Another tool at your disposal is seeing your potential employee in a clinical setting. Asking the interviewee to observe for a few hours in your clinic is a great way to get them around other team members and see their response to your current treatment style. We like to call this the “airport test.” If you had to spend 24 hours in an airport with this person, would your relationship be better or worse afterward? You should ask this question to yourself and each of your employees who spent time with the candidate during the interview process and clinic observation to gauge how your team feels about that person. If a candidate excels in the interview and observation processes, you may or may not choose to call references. If there are any mild concerns (i.e., “yellow flags”) then references should be contacted. Try to use references to further assess the candidate’s ability to build and maintain good relationships with coworkers and patients.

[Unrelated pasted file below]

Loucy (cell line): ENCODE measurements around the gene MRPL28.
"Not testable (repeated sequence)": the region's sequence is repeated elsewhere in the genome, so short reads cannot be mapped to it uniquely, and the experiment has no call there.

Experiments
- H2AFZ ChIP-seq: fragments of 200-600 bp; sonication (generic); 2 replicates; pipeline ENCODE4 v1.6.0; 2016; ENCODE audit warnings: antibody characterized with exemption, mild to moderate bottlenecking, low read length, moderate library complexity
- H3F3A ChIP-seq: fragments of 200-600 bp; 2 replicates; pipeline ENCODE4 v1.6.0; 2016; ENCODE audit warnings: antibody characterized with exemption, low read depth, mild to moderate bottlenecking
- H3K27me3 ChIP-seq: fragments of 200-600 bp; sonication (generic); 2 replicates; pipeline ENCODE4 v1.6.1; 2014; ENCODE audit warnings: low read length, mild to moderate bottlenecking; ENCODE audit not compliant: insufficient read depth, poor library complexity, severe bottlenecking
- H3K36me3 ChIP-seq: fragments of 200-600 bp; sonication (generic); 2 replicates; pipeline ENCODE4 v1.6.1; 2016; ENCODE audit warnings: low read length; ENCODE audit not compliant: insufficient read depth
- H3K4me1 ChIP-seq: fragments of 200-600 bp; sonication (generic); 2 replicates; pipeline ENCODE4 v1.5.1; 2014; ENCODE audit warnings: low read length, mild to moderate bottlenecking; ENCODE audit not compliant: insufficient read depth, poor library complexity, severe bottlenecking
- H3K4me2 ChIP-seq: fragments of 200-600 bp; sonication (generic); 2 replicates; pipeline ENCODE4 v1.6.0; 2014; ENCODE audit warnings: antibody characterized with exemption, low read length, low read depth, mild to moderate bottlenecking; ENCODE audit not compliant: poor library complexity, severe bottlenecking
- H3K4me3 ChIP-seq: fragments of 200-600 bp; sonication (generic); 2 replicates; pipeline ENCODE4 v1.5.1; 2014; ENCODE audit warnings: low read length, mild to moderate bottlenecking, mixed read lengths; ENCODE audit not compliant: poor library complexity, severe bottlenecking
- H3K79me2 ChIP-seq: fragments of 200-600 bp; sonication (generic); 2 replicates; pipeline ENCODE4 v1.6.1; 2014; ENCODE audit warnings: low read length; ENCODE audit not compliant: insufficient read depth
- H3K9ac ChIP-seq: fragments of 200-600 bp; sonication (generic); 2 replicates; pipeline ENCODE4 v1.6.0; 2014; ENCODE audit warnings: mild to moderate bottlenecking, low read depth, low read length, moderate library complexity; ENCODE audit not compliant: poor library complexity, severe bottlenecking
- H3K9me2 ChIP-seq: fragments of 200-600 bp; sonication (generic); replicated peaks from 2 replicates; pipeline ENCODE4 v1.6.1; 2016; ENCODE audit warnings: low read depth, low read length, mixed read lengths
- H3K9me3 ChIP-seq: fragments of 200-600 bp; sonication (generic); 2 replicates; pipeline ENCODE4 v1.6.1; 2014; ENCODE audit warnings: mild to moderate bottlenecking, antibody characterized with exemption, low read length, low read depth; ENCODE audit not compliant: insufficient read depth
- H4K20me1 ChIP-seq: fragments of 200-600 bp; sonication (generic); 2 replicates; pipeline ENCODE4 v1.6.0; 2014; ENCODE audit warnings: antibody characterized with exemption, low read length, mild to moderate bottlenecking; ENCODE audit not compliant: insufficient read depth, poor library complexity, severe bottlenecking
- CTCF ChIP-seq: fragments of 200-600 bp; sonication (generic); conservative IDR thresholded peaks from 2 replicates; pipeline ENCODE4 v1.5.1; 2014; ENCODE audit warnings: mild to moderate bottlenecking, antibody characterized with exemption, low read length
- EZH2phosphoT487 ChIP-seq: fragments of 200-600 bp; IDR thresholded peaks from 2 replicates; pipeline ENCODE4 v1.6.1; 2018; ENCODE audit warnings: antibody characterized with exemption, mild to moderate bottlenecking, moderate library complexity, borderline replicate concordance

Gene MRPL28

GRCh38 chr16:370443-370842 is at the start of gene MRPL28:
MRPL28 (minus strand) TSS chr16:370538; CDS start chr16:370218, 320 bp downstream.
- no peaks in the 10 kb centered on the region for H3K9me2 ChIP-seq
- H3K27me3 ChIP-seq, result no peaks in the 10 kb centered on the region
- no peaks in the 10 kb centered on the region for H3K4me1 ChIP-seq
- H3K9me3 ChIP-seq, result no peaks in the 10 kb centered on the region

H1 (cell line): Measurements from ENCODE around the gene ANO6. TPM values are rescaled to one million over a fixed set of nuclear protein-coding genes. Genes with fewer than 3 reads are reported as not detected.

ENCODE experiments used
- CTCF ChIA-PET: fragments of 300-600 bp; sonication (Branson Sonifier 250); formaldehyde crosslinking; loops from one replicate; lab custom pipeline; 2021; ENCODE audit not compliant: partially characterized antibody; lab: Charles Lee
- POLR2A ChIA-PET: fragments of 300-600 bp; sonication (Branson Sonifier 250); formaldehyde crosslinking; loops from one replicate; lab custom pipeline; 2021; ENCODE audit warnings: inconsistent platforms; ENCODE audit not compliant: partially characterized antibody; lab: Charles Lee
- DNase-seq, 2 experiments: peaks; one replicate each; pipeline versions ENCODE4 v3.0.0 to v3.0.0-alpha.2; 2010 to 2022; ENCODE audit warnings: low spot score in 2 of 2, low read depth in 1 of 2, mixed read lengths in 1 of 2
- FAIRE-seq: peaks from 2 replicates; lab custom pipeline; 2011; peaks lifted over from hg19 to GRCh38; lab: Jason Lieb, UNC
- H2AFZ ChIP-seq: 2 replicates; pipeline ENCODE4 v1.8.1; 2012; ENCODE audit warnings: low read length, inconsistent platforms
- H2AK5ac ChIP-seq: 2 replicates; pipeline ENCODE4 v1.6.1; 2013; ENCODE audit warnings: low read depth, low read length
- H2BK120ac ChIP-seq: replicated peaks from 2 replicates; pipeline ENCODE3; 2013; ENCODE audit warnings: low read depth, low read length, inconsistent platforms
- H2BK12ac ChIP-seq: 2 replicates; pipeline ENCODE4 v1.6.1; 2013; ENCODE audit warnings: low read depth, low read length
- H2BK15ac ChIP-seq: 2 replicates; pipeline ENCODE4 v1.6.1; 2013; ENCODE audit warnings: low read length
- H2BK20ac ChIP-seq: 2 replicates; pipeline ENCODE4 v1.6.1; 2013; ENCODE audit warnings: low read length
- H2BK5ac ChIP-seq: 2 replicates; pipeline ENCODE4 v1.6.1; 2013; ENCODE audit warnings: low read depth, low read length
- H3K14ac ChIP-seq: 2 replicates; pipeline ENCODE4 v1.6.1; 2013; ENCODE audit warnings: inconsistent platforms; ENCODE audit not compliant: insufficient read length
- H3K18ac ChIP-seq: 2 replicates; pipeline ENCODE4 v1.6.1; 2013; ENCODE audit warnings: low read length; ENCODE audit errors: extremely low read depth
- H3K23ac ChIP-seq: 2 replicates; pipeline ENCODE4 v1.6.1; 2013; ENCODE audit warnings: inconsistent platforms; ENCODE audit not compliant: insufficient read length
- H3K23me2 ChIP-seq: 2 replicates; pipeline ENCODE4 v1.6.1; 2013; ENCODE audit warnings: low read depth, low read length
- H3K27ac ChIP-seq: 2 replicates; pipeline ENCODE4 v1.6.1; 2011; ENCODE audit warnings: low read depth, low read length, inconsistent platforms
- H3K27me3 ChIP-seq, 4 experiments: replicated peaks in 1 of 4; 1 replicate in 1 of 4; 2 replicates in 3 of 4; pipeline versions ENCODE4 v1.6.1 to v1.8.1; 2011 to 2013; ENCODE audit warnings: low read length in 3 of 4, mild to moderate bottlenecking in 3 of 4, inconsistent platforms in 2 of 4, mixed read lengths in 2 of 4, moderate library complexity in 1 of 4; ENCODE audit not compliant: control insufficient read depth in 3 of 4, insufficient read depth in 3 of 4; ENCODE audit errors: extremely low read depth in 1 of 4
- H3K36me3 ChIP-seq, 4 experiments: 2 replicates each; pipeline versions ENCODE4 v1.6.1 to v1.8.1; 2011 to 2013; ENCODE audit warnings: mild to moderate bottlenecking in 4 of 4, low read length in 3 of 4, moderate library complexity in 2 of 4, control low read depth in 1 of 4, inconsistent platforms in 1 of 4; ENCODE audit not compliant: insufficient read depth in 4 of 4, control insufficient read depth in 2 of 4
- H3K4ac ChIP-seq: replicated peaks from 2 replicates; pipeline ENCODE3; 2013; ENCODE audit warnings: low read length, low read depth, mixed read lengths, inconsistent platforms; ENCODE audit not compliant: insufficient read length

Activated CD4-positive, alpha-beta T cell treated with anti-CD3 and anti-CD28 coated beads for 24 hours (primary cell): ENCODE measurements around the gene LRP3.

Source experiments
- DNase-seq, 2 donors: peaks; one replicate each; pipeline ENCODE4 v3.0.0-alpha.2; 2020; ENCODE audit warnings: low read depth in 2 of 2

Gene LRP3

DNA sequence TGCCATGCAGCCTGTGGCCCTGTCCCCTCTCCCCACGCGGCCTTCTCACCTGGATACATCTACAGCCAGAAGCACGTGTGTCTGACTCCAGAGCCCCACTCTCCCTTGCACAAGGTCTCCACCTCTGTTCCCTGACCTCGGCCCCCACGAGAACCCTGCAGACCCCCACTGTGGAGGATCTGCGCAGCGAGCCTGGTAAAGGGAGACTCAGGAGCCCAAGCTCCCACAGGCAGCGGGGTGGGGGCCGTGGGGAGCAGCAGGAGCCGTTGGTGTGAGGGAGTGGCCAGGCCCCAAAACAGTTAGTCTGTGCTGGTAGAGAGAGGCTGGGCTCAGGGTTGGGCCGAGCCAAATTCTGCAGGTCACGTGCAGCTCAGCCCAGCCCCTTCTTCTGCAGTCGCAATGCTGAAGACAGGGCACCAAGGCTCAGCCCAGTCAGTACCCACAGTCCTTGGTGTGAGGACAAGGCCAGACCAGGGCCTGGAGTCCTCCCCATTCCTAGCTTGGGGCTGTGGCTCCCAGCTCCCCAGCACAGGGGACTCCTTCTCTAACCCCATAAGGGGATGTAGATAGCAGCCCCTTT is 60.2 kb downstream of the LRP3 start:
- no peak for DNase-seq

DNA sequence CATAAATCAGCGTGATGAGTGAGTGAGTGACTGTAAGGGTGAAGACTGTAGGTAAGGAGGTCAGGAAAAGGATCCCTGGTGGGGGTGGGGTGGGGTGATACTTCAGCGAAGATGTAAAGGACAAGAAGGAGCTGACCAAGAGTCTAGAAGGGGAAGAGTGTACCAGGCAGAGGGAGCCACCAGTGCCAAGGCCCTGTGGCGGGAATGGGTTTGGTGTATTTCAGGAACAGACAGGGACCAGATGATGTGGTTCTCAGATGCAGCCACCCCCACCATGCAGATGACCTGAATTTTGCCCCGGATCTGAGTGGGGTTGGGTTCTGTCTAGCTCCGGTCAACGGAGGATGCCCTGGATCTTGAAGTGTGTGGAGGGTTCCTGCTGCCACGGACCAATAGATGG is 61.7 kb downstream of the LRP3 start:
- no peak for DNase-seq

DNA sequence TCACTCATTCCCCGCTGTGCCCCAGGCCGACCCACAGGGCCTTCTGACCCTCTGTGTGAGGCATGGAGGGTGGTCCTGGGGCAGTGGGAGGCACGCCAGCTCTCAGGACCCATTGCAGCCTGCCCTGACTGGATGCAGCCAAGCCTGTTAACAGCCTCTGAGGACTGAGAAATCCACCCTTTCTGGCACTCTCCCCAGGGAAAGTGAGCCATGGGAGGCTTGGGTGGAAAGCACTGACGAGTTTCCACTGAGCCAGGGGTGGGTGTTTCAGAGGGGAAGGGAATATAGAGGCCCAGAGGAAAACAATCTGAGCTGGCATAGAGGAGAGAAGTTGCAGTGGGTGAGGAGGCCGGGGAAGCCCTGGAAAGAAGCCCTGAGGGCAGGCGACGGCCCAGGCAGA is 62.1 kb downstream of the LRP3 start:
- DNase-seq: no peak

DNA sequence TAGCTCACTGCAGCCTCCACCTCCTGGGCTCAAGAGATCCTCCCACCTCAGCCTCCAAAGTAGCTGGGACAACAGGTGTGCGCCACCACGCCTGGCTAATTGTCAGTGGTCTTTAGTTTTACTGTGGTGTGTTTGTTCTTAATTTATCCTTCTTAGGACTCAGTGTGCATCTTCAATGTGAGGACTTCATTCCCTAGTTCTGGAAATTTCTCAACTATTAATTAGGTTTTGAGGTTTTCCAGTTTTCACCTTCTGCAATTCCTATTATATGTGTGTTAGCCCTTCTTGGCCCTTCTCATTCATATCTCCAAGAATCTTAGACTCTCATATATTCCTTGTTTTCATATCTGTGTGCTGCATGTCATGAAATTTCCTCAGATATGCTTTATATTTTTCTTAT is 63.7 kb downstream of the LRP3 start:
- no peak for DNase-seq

Something else you may want to include, as you are looking through a candidate’s resume and application, is community involvement. This could be pro-bono services through his/her former university, holding a leadership position in a club, or volunteering time at local events while in physical therapy school. According to an article published in 2020, we are seeing less than 20% of the roles posted are requiring GPA minimums. Recent data has shown that performance and GPA are rarely correlated, so we need to be looking elsewhere on applications and resumes.3 Community involvement will give insight into the candidate’s ability to multitask, work as a team, and give to something bigger than themselves.